Slice about 1/4" thick, blanch the thickest parts about 1 minute to soften a bit. Dry at 115 degrees about 8 hours....or was it 10 hours...see the real story is we put this in Desi and there was so much else going on today, that I totally forgot it was in there 'til just a little while ago. Needless to say, it was D.R.Y. Two cabbages filled two quart jars.


Quite awhile ago, we did Sweet Potato Chips...at least, they were supposed to be chips. I think that if someone breaks in the house we could quite literally hurl them at the intruder like those little spinning disks, and they would be either sliced into bits, or they would run screaming from the house, never to return! See...they are too thick, and we left the peels on, so they curled up around the edges, which looks pretty, but makes it very difficult to actually chew them without hurting yourself. You be the judge. But I have a waiver around here somewhere that you need to sign first...now where did I put that darn thing...




Oh, and did we mention plantains? Not the leaf you chew up and put on a bee sting, should you 'bee' so unfortunate to get stung (we have dried that too, by the way), but plantains...the tropical fruit, that is sliced, salted and dried...well, if you REALLY want to eat it, then FRY those puppies! The dried ones are fine...they are just bland like a seersucker dress at a summer picinc.



Oh, this is good.

I have these gorgeous purple basil plants out in my garden. I got them from different places, but they are so very pretty. I have been drying them and filling jars with the gorgeous leaves.



Then Wednesday, the President of the Ladies Homestead Gathering (the PRESIDENT, mind you) was at my house with two of her board members for a meeting. A meeting where I was going to become the president of a new chapter for LHG...excitement was running high, anticipation was building...and she said:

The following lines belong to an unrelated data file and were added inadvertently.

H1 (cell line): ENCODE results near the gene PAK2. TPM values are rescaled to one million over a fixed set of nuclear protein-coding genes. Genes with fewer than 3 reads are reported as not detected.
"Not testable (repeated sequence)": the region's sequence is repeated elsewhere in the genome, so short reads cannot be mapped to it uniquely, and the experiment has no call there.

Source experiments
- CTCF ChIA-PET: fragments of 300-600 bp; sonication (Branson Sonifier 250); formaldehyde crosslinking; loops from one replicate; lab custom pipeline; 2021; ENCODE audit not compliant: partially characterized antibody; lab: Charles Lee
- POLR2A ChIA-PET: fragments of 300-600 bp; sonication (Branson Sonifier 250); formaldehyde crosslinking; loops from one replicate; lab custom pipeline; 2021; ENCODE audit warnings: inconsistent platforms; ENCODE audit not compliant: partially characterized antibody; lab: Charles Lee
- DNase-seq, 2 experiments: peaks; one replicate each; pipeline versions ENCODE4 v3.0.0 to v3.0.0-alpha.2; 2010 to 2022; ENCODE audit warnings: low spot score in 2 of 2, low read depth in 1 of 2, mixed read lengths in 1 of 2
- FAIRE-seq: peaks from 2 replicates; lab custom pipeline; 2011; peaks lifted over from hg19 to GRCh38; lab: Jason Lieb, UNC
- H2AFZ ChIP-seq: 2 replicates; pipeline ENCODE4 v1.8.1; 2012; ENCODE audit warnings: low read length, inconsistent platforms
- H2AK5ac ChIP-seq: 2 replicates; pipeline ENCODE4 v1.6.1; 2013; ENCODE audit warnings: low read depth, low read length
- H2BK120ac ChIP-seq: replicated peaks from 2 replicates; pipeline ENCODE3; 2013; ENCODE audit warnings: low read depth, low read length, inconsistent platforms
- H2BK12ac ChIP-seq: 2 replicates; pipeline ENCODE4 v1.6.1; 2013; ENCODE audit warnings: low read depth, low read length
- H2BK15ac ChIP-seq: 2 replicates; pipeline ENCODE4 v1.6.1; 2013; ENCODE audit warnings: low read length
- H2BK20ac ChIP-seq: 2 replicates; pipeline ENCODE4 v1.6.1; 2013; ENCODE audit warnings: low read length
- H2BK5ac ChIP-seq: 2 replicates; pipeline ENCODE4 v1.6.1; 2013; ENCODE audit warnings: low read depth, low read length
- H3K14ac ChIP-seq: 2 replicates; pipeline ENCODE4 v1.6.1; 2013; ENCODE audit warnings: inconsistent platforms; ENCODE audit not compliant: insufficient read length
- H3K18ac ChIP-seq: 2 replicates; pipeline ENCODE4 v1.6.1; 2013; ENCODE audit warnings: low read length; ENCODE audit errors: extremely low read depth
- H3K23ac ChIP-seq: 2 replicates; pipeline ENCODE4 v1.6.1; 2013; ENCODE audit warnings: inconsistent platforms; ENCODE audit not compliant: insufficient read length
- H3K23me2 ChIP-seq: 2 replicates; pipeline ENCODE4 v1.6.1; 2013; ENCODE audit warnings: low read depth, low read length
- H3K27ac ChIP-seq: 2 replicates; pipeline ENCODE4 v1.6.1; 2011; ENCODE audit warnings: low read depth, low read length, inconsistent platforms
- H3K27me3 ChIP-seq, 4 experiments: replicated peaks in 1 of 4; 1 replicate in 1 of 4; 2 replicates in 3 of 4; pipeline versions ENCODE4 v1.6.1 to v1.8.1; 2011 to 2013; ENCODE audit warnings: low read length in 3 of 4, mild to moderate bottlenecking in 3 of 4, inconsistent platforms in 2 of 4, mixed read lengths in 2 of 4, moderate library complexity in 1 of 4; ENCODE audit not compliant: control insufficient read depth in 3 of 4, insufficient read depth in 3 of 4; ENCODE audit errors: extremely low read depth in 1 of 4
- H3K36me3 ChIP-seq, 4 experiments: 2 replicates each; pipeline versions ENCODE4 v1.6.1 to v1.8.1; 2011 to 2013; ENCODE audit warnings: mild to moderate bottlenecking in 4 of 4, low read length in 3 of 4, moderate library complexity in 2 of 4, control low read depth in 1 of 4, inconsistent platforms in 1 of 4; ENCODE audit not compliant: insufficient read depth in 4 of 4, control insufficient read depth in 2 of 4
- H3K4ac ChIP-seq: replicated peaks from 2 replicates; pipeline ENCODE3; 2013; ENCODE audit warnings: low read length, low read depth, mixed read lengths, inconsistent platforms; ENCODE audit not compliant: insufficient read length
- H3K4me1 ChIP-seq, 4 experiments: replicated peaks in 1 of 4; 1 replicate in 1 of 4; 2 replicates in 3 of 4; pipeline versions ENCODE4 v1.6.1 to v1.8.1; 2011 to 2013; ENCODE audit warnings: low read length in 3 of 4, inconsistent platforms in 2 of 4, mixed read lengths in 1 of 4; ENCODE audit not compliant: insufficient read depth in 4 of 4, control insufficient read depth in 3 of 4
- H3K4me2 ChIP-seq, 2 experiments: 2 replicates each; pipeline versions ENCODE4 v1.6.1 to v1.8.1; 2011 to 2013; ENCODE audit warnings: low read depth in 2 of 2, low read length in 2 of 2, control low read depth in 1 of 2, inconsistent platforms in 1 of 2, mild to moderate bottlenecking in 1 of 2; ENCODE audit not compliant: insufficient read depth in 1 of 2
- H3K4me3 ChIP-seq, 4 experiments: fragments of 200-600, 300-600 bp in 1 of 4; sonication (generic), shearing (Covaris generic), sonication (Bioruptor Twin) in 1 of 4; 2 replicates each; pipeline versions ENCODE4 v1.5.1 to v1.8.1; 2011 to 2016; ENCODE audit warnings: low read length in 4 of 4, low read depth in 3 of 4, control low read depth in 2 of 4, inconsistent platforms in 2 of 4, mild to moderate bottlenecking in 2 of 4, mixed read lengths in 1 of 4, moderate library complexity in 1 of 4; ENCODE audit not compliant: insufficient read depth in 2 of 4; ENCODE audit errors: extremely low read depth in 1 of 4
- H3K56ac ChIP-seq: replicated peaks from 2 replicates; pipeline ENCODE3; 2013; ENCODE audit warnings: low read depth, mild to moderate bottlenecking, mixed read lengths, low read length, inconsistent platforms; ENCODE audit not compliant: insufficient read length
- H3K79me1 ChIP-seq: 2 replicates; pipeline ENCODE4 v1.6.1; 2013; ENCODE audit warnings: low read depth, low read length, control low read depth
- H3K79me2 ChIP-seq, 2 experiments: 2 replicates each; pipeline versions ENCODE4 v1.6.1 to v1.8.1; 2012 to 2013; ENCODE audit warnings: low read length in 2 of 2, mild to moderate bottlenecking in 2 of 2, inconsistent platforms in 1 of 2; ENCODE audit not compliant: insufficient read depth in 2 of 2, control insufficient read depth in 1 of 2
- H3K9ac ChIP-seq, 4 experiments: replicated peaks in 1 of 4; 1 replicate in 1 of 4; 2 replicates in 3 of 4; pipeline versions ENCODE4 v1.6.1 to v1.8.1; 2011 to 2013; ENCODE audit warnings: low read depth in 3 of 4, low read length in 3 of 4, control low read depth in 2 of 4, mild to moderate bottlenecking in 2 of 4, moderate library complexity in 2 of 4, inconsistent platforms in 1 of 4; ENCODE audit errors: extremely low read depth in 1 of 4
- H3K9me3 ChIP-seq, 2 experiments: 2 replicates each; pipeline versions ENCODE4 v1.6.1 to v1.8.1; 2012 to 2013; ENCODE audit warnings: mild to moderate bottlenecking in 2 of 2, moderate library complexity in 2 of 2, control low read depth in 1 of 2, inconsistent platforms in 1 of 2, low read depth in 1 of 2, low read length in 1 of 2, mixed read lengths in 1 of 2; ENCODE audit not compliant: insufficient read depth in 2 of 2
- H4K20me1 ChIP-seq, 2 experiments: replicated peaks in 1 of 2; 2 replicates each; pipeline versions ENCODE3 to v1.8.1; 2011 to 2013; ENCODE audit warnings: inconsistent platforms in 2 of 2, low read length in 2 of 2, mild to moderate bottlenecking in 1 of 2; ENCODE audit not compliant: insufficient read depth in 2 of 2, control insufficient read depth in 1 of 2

"Oh, you have Parilla growing! You better watch that or it will take over!" "Parilla," I asked, stupidly..."you mean this plant?" (pointing to another swap meet plant I had gotten earlier). No, she was talking about my "purple basil"!! Parilla: "The medicinal uses of perilla include treatment of such ailments as indigestion, colds, malaria, coughs, and even cholera."

Yes, that Parilla. So if you come to my house for Thai food, and there is "purple basil" in the dish...you can be sure that you will go home without your cold, your malaria or your cholera!

Wait, that reminds me of a post from years ago about my parsley! Remember?!?! My gorgeous green parsley (which I was overly proud of) that turned out to be carrot tops! Oy! I can see I need to stick to chickens and leave the herbal stuff to someone who has a clue!

Real Basil...yes I am sure! I bought it at a cool aquaponics place, and the girl who picked it for me has a biology degree, so we can be pretty certain she knows what she is talking about!

Ok, so I think we can be reasonably certain that we are all caught up on our dehydrating adventures. If you want any more details (if you dare) on anything I mentioned here, just leave me a comment and I will shoot it to you!

Ciao!